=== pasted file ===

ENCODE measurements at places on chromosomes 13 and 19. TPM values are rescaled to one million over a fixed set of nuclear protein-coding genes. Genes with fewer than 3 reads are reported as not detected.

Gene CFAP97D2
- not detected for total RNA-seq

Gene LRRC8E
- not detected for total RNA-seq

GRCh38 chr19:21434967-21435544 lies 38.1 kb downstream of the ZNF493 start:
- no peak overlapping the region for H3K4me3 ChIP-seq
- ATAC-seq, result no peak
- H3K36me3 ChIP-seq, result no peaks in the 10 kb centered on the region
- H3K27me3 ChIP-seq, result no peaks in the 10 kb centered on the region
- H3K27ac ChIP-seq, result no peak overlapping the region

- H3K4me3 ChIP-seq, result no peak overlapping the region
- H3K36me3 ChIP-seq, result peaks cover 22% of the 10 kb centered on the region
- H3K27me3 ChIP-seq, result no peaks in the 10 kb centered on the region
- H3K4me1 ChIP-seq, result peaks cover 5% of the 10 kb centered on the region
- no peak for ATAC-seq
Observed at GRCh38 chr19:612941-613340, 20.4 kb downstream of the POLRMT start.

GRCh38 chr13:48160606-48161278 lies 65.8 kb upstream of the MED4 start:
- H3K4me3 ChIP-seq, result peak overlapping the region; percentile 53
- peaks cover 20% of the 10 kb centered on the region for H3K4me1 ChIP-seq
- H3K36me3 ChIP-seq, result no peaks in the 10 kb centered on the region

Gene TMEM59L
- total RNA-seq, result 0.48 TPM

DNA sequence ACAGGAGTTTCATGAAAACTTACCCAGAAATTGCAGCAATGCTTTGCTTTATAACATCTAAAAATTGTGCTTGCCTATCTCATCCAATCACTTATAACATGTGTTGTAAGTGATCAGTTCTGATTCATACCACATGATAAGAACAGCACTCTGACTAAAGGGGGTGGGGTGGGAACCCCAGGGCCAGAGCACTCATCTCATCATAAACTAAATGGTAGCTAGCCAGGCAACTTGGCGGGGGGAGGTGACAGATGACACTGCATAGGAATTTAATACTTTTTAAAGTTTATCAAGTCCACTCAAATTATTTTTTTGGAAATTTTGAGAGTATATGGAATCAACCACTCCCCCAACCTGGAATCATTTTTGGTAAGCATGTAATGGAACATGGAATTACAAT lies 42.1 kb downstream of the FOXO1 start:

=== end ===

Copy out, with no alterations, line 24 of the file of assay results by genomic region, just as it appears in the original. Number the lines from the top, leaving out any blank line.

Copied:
DNA sequence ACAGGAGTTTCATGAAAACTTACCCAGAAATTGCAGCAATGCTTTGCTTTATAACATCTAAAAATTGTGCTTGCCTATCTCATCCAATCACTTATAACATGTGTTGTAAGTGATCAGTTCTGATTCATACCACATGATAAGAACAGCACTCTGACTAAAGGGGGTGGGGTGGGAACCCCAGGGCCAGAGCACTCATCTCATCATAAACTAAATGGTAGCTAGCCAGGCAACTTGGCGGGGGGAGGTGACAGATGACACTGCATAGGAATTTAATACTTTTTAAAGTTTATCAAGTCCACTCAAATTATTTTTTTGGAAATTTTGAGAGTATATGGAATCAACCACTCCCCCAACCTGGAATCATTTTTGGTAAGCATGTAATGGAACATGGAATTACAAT lies 42.1 kb downstream of the FOXO1 start: